Real Median Household Income during the Housing Crisis

At best, income was $62,865/per capita (2007) and at the lowest, $60,200 (2009).

Real Median Household Income 2020

Here in 2021, the latest numbers are $67,560/per capita (2020) with the Federal Reserve Bank of St. Louis’s FRED tool trending lower for this year.


Income may have increased as much as 12.2% between the 2 periods (2020 vs. 2009) or as low as 7.4% (2020 vs. 2007).

Maybe we have more money today?  However, how about this little thing we’re all feeling: inflation?

Inflation in 2021

Inflation is definitely higher than it was during the housing crisis and it doesn’t seem to be decreasing with this report published by the Brookings Institution just 3 weeks ago.

Core Goods Inflation is markedly higher:

Two of our most important needs: food & energy are spiking.

So much so, it’s:

The Highest Core Goods Inflation Rate in 30 Years

While our income may be higher, it may be wiped out by the increased costs of much needed goods which appear to only be rising.

Debt to Income Ratios in 2020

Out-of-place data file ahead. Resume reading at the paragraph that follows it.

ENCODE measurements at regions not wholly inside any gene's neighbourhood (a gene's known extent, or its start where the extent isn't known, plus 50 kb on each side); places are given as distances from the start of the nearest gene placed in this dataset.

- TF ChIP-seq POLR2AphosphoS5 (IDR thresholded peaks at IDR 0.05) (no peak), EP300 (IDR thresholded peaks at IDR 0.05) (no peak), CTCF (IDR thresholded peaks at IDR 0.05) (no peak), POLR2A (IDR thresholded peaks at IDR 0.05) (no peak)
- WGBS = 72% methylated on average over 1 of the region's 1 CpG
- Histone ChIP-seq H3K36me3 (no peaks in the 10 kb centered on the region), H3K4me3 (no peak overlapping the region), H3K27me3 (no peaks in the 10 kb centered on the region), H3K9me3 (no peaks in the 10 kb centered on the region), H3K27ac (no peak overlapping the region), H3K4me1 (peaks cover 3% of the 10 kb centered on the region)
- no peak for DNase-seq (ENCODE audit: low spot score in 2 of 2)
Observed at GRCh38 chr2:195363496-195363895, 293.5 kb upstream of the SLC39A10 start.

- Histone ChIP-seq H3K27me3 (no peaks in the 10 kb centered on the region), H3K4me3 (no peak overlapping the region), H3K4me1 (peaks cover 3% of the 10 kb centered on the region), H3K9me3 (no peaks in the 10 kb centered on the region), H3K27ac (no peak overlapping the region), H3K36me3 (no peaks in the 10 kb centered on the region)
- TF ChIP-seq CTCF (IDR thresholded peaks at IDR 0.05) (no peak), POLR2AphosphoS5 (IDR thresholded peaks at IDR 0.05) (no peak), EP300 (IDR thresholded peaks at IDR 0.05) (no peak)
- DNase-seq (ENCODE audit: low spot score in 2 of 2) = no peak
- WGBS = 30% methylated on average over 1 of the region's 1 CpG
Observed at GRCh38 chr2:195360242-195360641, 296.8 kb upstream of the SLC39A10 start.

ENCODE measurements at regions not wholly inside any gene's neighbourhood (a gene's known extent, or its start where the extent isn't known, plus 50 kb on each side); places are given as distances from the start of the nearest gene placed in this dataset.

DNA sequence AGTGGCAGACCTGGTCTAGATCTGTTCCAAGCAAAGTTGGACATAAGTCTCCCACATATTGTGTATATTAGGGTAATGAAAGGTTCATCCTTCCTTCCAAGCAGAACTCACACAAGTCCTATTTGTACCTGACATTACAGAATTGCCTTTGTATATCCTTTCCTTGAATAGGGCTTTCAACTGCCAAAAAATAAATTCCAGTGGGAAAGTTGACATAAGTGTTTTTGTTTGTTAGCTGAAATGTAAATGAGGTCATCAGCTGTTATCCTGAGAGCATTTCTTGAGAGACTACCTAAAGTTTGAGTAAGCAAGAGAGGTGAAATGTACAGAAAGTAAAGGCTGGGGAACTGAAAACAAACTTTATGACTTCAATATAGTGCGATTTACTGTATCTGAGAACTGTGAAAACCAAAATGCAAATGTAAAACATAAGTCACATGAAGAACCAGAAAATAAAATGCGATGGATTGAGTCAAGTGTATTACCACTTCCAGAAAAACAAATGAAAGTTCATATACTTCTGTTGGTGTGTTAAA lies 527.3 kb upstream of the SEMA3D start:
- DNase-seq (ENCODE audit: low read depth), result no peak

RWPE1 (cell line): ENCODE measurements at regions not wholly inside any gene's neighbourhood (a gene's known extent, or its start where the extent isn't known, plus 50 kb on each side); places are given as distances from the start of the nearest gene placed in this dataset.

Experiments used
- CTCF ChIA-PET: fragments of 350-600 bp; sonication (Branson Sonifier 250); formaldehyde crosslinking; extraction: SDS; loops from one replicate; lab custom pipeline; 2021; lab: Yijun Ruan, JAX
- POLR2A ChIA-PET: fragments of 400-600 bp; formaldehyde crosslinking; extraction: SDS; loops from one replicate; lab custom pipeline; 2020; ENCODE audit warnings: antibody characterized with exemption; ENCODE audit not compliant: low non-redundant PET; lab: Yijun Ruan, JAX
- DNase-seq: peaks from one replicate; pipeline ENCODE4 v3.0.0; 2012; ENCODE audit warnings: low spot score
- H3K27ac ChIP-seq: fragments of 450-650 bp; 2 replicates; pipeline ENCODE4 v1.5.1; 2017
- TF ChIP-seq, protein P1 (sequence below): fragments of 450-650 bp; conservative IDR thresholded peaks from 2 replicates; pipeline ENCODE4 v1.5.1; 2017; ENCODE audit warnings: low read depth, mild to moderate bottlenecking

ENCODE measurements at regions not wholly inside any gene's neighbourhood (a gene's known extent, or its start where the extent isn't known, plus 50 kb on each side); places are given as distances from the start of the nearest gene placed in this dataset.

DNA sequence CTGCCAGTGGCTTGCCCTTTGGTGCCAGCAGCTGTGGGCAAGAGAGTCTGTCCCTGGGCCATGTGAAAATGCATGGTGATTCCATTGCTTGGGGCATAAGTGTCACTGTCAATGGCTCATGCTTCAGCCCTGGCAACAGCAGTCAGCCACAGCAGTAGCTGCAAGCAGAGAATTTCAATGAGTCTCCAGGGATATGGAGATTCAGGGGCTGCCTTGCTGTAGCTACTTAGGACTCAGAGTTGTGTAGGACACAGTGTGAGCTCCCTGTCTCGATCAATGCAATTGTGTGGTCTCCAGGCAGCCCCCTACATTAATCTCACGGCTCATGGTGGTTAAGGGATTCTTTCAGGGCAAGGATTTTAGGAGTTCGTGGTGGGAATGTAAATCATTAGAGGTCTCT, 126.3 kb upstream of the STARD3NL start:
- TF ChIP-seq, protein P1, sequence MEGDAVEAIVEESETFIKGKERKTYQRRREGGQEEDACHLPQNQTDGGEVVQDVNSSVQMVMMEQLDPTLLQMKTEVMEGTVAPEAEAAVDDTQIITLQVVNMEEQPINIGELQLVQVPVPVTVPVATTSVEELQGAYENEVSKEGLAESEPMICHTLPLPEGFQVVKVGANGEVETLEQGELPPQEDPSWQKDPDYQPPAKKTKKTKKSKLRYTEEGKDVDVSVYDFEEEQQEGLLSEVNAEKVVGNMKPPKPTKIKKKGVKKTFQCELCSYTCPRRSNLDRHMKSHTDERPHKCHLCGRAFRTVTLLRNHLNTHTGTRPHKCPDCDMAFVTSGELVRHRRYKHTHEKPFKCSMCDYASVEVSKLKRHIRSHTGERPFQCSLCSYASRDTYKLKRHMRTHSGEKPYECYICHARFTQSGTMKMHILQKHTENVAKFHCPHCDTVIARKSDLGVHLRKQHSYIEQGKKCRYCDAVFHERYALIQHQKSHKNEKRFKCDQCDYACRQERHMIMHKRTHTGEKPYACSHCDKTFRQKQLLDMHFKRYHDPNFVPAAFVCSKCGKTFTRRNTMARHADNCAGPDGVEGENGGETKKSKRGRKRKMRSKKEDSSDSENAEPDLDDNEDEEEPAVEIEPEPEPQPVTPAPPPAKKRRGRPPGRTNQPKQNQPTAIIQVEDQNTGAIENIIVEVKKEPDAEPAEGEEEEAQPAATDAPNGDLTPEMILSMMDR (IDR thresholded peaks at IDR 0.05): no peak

One last data point that might make sense of this are what were at the crux of the pain points during the crisis: debt vs. income.  The good news is that the latest data highlights it’s not as bad (yet) as it was in 2008:

Debt vs. GDP


The Fed also monitors this as “household debt.”  Taking a snapshot of a handful of states including the biggest one (California) in the latest quarter (Q1 2021):

vs. the height of the housing crisis (2008):


For more visual clarification, the Fed color codes it:

With today’s situation looking less scary:

But our country looked healthy as well during the dot com bubble:

While it’s impossible to predict, the current economic situation looks quite concerning.  I’ve been thinking the market would crash for 4 years+ now keeping a bit of reserve funds just in case.  However, I haven’t put this much effort into all the indicators.

Frankly, there are other factors (that I might be overlooking), but with all these issues currently at play, it is definitely creating additional considerations with future crypto valuations.

Life is a zero sum game.  To raise the prices of all the cryptocurrencies, you need to pull from the traditional sources of value: i.e., the almighty dollar, gold or other forms of stored value.  We haven’t seen the latter markets tank as much as the crypto markets have risen.  Just as the housing market imploded, there’s a chance we may see values get pulled from one market or the other.

Who will win?